Antimicrobials Promoted Neonatal VRE Outbreak, Study Finds

Successive outbreaks of vancomycin-resistant enterococci in a Greek neonatial intensive care unit may have been caused by poor administration of antibiotics, according to a study in The American Journal of Infection Control.

Clinicians at the Aristotle University School of Medicine in Greece began screening neonates upon an 2008 outbreak of VRE in the school of medicine's neonatal intensive care unit. Between June and December 2008, they found 39.9 percent of infants were colonized with VRE.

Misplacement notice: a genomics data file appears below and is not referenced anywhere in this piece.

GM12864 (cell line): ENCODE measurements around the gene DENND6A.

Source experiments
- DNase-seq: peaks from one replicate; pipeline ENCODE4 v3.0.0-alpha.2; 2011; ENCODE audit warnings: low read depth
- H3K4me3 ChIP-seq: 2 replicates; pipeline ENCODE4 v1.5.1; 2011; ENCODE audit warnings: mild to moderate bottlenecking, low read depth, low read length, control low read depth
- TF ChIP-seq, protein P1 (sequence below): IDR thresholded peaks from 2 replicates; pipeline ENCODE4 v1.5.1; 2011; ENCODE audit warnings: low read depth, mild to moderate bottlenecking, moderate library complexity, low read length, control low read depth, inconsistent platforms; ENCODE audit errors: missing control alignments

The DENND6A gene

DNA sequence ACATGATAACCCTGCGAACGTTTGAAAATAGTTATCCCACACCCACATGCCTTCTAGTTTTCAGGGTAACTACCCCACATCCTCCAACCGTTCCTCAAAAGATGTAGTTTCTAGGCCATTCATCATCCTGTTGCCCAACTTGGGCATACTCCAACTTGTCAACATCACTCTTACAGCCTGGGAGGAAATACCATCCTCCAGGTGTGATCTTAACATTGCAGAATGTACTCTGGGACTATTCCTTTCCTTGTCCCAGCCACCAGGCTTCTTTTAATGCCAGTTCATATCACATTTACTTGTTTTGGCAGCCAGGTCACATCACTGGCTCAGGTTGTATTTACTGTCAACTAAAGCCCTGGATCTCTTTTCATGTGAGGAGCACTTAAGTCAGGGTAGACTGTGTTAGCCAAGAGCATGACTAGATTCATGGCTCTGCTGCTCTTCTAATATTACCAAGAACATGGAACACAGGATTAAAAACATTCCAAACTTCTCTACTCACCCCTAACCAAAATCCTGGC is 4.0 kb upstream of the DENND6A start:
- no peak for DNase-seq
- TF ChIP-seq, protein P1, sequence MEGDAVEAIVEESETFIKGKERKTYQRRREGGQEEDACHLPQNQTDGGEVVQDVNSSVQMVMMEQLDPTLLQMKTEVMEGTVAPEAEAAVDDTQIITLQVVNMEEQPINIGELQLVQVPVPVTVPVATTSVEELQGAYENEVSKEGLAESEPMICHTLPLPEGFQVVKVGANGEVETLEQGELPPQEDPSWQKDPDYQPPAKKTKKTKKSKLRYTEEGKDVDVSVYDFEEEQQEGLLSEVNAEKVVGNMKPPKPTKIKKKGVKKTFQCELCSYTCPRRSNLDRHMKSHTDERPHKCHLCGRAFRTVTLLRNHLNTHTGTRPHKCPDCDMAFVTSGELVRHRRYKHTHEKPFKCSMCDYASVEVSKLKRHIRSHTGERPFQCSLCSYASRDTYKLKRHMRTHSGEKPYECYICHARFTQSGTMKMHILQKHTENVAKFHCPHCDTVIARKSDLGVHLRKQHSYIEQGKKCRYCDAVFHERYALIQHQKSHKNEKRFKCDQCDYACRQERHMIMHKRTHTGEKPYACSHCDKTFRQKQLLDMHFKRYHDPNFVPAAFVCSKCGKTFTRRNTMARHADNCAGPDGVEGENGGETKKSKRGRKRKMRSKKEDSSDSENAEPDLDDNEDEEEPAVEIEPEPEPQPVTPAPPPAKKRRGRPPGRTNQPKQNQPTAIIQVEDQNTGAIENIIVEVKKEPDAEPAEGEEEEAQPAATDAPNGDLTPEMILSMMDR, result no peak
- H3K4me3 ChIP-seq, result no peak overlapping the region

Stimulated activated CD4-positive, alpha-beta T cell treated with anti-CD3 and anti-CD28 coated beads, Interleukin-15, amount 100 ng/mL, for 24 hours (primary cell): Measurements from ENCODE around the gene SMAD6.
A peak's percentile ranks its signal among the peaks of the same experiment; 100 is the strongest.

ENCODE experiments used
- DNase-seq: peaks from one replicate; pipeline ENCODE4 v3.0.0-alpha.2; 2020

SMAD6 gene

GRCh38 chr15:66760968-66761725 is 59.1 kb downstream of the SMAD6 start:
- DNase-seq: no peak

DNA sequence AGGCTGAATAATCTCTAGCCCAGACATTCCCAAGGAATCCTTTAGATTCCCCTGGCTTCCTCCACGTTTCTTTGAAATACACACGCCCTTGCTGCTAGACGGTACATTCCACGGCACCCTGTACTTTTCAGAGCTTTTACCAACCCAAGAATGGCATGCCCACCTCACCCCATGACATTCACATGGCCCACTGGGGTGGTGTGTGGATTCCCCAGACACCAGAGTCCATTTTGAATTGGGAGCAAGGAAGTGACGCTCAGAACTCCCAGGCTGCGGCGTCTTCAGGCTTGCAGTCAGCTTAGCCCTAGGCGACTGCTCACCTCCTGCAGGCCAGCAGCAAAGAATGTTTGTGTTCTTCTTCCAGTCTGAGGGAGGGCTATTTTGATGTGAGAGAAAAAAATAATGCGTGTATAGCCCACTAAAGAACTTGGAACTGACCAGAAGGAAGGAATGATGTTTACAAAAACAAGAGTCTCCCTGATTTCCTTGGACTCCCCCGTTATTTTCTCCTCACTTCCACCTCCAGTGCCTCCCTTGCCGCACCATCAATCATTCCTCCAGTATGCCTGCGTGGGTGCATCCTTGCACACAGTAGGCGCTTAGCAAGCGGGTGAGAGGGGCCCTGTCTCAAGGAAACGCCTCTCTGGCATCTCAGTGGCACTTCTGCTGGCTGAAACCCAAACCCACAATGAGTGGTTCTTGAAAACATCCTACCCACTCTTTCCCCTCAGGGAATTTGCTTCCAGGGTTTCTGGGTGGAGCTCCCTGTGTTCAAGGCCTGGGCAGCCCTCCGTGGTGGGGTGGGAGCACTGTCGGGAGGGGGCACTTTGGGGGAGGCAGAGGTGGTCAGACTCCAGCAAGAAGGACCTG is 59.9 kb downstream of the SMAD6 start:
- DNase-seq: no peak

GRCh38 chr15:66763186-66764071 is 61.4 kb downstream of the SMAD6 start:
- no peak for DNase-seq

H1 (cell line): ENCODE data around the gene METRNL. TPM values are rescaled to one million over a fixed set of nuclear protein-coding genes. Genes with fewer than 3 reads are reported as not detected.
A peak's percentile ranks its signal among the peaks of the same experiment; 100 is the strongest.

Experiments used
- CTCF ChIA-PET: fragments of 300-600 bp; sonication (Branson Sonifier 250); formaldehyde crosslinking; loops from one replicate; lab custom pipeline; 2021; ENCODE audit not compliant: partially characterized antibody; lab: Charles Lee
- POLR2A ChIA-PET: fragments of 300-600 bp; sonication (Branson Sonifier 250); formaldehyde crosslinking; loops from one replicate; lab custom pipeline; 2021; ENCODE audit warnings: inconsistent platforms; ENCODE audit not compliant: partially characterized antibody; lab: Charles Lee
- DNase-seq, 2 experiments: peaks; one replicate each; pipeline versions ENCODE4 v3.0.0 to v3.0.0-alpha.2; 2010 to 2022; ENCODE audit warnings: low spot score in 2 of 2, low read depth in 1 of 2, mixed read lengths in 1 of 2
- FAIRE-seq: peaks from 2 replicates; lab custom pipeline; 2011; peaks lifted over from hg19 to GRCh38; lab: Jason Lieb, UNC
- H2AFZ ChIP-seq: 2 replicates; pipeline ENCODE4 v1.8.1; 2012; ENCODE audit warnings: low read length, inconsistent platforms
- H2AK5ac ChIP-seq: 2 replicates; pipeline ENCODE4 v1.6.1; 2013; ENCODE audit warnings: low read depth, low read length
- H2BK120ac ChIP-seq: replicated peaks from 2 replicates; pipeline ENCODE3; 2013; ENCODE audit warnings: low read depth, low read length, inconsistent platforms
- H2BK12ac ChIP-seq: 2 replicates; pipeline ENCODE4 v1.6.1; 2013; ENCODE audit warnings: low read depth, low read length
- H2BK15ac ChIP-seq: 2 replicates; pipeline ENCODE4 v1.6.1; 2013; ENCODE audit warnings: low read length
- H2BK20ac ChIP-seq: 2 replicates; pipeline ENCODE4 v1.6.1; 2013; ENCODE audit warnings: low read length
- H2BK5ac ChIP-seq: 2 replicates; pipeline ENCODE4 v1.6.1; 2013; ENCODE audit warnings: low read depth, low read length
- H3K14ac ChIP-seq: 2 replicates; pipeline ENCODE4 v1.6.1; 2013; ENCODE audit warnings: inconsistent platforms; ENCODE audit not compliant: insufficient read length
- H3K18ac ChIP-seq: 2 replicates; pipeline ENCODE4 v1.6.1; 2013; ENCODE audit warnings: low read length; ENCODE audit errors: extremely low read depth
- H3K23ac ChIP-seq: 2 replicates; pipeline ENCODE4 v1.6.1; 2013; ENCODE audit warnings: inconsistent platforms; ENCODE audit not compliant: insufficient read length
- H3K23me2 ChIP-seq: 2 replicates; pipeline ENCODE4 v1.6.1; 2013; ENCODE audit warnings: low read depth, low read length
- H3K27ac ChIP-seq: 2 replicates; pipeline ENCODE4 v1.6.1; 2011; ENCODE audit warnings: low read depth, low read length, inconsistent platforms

During a first VRE outbreak, microbial screens showed only one strain of the bacteria. Screens from a second outbreak, which occurred after the apparent elimination of VRE from the NICU, showed the presence multiple VRE strains, indicating incorrect antimicrobial administration.

Further analysis showed that antibiotics for late-onset of neonatal sepsis as well as hospitalization during the first outbreak were significant factors for VRE colonization of infants.

Study authors emphasized the importance of proper antibiotic administration and infection control practices to prevent such biphasic outbreaks.

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